Excellent news. The United Kingdom's House of Lords has approved the marriage equality bill and rejected the so-called "wrecking amendment" by a significant margin in a 390-148 vote, reports the Guardian. The House of Lords is the upper house of the UK's parliament.
The Lords voted by 390 votes to 148 to reject an attempt by Lord Dear, a crossbencher, to defeat the bill at second reading. It is very unusual for the Lords to block a bill at second reading and some peers may have been voting against Dear because they were opposed to the idea of the Lords trying to obstruct legislation in this way, not because they were great supporters of the bill. But the size of the majority means the bill must now be certain to become law. However, it is still likely that attempts will be made to amend it in the Lords, in particular to strengthen the protection available to churches who do not want to conduct gay weddings. Lady Stowell, a government whip, told peers in her wind-up speech that the government would not necessarily object to amendments of this kind.
The huge margin comes after many bishops and peers in the upper house were reportedly "warned" against attempted to block the marriage bill, the conservative-leaning Telegraph reported over the weekend.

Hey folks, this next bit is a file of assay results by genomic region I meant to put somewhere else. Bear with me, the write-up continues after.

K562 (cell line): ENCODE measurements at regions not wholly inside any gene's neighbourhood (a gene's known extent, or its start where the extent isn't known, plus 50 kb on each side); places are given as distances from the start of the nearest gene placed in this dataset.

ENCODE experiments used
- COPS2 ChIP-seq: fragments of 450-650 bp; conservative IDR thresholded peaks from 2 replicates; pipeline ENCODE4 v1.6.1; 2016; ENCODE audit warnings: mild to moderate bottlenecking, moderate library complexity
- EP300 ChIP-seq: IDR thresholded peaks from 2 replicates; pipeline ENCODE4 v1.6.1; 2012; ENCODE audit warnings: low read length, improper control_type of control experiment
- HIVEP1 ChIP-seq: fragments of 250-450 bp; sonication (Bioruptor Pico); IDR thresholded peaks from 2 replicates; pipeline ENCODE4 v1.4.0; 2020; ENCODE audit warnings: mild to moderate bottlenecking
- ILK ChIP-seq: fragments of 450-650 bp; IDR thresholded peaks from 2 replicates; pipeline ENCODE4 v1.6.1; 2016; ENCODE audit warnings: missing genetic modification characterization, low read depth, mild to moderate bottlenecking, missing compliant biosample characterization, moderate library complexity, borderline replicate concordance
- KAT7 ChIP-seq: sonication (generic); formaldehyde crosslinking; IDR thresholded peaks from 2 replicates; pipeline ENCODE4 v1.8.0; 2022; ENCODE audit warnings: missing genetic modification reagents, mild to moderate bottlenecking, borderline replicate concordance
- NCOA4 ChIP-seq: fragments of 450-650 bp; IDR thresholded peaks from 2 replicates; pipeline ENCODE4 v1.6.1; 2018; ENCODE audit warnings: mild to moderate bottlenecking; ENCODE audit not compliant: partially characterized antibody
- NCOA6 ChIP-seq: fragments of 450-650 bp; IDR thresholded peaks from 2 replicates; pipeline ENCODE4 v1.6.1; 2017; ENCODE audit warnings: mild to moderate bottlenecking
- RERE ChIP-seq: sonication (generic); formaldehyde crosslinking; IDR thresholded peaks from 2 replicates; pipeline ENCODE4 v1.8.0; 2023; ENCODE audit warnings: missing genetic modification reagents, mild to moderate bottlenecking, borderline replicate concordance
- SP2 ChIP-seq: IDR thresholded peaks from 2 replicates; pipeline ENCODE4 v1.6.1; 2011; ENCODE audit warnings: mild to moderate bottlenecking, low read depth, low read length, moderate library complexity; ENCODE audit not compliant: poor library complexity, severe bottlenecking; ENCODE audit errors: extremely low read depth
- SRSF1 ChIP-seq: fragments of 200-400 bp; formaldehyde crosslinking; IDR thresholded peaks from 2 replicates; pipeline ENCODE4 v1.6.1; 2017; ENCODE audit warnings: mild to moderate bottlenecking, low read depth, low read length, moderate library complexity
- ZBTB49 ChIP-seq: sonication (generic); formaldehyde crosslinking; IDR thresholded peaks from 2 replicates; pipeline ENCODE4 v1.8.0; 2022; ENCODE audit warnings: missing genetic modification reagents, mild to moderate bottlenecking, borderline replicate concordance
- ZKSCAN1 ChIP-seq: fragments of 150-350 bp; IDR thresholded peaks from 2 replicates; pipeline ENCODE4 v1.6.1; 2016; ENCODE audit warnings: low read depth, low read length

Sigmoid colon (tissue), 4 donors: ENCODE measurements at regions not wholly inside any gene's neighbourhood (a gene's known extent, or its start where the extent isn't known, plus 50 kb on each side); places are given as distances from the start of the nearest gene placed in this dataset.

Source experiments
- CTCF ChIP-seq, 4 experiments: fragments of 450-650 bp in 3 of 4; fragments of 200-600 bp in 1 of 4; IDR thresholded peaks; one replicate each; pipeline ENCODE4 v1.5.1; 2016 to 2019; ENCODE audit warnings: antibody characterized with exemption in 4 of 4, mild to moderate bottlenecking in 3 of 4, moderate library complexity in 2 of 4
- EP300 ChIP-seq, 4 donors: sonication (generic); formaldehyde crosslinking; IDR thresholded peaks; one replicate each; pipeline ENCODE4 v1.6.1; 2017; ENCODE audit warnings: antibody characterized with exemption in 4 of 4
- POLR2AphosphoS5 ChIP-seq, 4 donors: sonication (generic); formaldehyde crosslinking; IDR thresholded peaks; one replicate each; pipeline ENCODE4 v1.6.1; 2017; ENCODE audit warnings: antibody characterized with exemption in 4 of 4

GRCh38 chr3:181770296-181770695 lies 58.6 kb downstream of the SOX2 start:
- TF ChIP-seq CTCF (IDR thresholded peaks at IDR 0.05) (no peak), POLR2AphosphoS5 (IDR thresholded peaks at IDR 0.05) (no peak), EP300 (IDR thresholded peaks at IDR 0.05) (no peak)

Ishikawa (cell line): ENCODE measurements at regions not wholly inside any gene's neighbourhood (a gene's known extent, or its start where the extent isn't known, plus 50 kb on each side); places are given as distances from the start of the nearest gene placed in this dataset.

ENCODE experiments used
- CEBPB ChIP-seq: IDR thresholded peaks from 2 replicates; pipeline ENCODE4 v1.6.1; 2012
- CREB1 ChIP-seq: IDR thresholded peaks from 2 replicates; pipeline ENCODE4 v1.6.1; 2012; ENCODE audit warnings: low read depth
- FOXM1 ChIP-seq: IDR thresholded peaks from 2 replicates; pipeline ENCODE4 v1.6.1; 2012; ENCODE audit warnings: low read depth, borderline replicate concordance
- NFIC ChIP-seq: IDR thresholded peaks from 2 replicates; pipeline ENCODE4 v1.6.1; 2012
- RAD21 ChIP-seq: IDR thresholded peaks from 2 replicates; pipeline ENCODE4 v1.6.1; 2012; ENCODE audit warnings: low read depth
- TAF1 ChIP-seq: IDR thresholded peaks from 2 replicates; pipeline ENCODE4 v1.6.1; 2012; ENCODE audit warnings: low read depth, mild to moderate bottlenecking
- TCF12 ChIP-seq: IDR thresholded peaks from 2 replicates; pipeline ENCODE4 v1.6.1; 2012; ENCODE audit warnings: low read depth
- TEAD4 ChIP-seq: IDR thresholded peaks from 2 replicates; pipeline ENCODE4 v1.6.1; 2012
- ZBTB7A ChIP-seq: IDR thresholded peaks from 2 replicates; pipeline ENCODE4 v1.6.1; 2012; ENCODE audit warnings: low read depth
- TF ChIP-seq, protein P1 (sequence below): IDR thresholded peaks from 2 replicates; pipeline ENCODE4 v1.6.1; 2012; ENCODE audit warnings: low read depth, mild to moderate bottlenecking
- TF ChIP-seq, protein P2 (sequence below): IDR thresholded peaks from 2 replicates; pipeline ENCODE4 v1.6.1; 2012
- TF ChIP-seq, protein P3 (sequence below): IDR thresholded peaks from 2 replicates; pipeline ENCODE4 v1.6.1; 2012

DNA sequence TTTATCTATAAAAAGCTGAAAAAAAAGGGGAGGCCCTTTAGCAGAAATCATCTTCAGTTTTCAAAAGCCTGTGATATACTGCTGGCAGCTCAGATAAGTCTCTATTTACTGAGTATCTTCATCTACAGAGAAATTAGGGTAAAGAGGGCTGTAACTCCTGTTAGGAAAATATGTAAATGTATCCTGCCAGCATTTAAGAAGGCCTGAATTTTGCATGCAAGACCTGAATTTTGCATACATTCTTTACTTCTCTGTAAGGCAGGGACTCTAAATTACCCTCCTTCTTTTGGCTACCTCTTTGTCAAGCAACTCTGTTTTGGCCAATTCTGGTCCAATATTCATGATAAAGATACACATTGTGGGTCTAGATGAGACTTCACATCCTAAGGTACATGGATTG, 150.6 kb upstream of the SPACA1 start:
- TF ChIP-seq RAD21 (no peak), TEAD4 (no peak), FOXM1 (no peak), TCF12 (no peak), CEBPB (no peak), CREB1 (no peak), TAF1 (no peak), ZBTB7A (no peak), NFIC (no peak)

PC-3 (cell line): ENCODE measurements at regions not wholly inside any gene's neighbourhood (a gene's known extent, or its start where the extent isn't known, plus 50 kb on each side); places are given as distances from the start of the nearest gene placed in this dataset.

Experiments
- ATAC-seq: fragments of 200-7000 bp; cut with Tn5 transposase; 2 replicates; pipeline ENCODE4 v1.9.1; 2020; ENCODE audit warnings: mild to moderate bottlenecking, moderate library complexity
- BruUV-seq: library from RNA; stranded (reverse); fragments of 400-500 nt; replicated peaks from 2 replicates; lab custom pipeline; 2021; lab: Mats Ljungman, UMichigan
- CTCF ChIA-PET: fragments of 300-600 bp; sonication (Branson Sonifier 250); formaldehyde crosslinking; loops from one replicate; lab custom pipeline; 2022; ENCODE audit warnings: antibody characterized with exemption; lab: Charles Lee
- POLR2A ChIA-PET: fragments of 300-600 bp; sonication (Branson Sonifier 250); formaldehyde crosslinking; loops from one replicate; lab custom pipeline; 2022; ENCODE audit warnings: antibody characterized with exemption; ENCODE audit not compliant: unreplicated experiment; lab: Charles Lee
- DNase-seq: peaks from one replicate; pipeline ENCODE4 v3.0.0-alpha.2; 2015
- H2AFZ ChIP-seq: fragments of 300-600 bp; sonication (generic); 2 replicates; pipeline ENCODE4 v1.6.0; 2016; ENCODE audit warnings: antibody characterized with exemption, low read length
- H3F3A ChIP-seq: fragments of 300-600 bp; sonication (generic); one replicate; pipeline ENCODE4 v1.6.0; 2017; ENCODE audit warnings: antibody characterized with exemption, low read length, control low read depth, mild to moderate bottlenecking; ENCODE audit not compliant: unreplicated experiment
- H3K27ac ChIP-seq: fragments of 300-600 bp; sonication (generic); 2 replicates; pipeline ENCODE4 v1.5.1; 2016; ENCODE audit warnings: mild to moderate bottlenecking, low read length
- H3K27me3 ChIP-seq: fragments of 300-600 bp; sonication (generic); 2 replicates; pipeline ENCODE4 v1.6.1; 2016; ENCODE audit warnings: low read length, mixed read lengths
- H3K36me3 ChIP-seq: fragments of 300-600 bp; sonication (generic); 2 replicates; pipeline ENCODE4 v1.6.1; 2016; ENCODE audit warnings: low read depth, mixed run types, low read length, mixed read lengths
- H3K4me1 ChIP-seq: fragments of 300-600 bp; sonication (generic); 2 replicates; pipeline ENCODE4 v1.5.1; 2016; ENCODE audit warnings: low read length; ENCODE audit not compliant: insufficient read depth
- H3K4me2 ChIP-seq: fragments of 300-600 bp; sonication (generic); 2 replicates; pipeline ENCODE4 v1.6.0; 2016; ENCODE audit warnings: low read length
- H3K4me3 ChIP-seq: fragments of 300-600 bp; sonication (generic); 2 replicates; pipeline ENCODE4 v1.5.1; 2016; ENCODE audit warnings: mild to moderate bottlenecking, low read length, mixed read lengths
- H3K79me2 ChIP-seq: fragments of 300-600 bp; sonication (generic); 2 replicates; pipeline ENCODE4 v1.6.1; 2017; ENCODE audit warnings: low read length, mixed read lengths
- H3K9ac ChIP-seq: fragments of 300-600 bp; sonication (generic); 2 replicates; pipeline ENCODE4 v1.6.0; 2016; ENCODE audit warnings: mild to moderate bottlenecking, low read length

[Government officials] fear that a large bloc of clerics turning up to vote down the bill could rebound on the Church [of England], reopening questions over the right of bishops to sit in the Lords and even raise the prospect of disestablishment. They have also told bishops privately that they are convinced the bill, which includes legal “locks” to prevent clergy being forced to carry out same-sex weddings against their beliefs, is the “best” they could hope to achieve.
It comes amid warnings of a "dangerous" constitutional stand-off between the Commons and the Lords if peers vote to reject the bill, which has already received strong backing from MPs.
The legislation now heads to committee for revisions and there will be a third reading before a final vote.
Legislation to allow equal marriage in England and Wales was approved by a 366 to 161 last month in the House of Commons. The Scottish parliament is considering separate legislation. Civil partnerships have been recognized in England, Wales, Scotland and Northern Ireland since 2005.
France became the 14th nation to legalize equal marriage nationwide on April 23. It joined Argentina, Belgium, Canada, Denmark, Iceland, Norway, Portugal, the Netherlands, New Zealand, South Africa, Spain, Sweden and Uruguay. Brazil, Mexico and the United States allow equal marriage in certain states.